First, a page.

In addition, I have researched additional state certification requirements for CTE teachers to add to the more material on the website. From feedback we have received from members, we need to look at developing more resources that could be used by teachers new to offering publications for CTE credit.
Julia Satterthwaite, CJE
Monta Vista High School
21840 McClellan Road
Cupertino CA 95014
It’s hard to believe my time on the JEA board is almost up and, as cliché as it sounds, these three years have flown by. I’m really proud of the difficult work our board did to make shifts in our Mentor Program to allow for more mentors to train through our digital platform and therefore more mentees to get help around the country.
We’ve had 25 mentors complete the training, 24 are in progress and 20 have started, which totals 69 mentors – all in under a year. As mentors finish the training, they seek to pick up a few local mentees and/or pursue a long-distance mentorship with a mentee who has reached out for help and hasn’t been matched yet. Our goal was growth, and while we’re still working through growing pains, I think we’ll continue to see increased engagement with this incredible program.
Moving away from having states have to pay to participate has enabled folks from every state to get help, and the shift in funding to help get Mentors and Mentees to conventions together was incredible to witness. Our first Lunch and Learn, which mentors and their mentees attended together, was a powerful learning experience, and having my mentee Shawnee Rivera at convention with me was a highlight of my time working with the Mentor Program. We’ve come so far.
This ability to help get these mentees to a convention has been an incredibly strong selling point in terms of picking up additional mentees – especially in underserved areas – as well as the structure the Mentor Program provides with a minimum of a monthly check-in. I’ve had my share of “mentors” who reach out once or twice, but then I don’t hear from them again. I don’t see this happening with JEA’s Mentor Program, so I’m hopeful to continue to see it grow.
I have the following suggestions for continued growth of the Mentor Program:
- Schedule three rounds of training – spring, summer and fall – for Mentors so they can take the training at roughly the same time as others. This will make the partner assignment of the Collaborative Assessment Log easier and will allow for more Mentors to get in on the final Google Hangout together to talk about what they’ve learned, thereby completing the course and earning the mentor badge in a timely fashion.
- Have two rounds of mentee intake – one in the fall and one in the spring. It’s somewhat of a logistical challenge to get someone a mentor immediately and it also makes the start/end of the mentorship unclear. Large numbers of people seek out mentors after finding out about the program at the JEA/NSPA Spring Convention and JEA’s Advisers Institute. I’d recommend adding those folks to a list and officially starting their mentorship when school begins for them in the fall in August or September. For those who request a mentor in the fall, perhaps after hearing about it at JEA/NSPA’s Fall Convention, their names would be on a list of mentees to start in January.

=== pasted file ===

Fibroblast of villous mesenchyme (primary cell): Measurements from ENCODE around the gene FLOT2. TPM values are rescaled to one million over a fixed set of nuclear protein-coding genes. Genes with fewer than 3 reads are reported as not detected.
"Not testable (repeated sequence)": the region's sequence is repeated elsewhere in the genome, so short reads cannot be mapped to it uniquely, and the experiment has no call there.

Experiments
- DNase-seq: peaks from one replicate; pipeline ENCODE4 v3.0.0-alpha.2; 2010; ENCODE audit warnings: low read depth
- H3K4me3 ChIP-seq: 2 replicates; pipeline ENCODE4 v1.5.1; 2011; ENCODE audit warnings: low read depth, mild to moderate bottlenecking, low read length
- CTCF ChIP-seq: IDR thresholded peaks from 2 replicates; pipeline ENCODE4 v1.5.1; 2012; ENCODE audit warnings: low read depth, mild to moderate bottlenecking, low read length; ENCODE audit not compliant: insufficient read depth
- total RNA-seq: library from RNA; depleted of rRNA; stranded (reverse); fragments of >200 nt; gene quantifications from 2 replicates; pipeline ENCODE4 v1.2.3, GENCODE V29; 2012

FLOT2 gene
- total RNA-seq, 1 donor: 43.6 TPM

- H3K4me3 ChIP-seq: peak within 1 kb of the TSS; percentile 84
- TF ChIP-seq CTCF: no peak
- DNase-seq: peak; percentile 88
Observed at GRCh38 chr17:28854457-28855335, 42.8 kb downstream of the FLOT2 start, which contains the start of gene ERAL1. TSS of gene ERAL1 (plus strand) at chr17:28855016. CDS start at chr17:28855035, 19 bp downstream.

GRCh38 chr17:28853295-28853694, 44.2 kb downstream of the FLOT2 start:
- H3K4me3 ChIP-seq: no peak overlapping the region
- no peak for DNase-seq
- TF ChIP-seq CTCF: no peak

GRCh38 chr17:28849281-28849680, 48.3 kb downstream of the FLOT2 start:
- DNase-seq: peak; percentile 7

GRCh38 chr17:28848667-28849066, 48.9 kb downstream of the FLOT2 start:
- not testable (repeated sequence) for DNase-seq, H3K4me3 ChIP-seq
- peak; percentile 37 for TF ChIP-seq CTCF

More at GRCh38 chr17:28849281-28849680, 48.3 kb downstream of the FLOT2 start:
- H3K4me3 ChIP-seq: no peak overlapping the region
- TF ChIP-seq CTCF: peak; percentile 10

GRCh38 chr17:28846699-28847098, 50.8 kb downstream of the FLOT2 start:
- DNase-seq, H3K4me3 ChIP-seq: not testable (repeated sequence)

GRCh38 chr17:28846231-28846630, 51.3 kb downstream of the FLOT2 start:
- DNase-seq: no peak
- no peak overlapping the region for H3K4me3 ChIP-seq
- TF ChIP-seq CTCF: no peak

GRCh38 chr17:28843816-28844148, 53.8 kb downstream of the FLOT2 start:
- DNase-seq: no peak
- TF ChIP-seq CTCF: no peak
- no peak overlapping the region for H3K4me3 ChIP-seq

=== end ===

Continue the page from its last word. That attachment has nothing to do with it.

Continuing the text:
- Maintain an open, transparent document that includes a list of current mentors and mentees, both those that are matched and those awaiting a match.
- Streamline the mentor reporting process – including adding a component about attending convention with mentees and attending the Lunch and Learn – to provide information that’s useful to send to Yellow Chair as they continue to largely fund this program.
- Develop a program hashtag and encourage Mentors and Mentees to share about their experiences in an effort to elevate the Mentor Program brand. Promote the mentor training windows and the opportunity to get a mentor through the Listserv and social media platforms, targeting the Journalism Teacher Facebook in particular.
It’s been a pleasure working with – and laughing with – Patrick Johnson, MJE, as he kept the Mentor Program afloat throughout a tumultuous transition. Kelly, Sarah and Val, your work ethic pertaining to all things JEA is admirable and I’m so proud to have worked alongside you and witnessed your commitment to this organization; JEA is so much better because of you three. Megan, your continuation of JEA’s strongest selling point, the curriculum, is exactly what we needed to keep it fresh and relevant. Lori, from the moment I spoke to you after pressing the panic button all those years ago, your knowledge of all things law and ethics has made such a difference in the lives of so many students and advisers. Laura and Mike, it was fun working and presenting with you on this journey.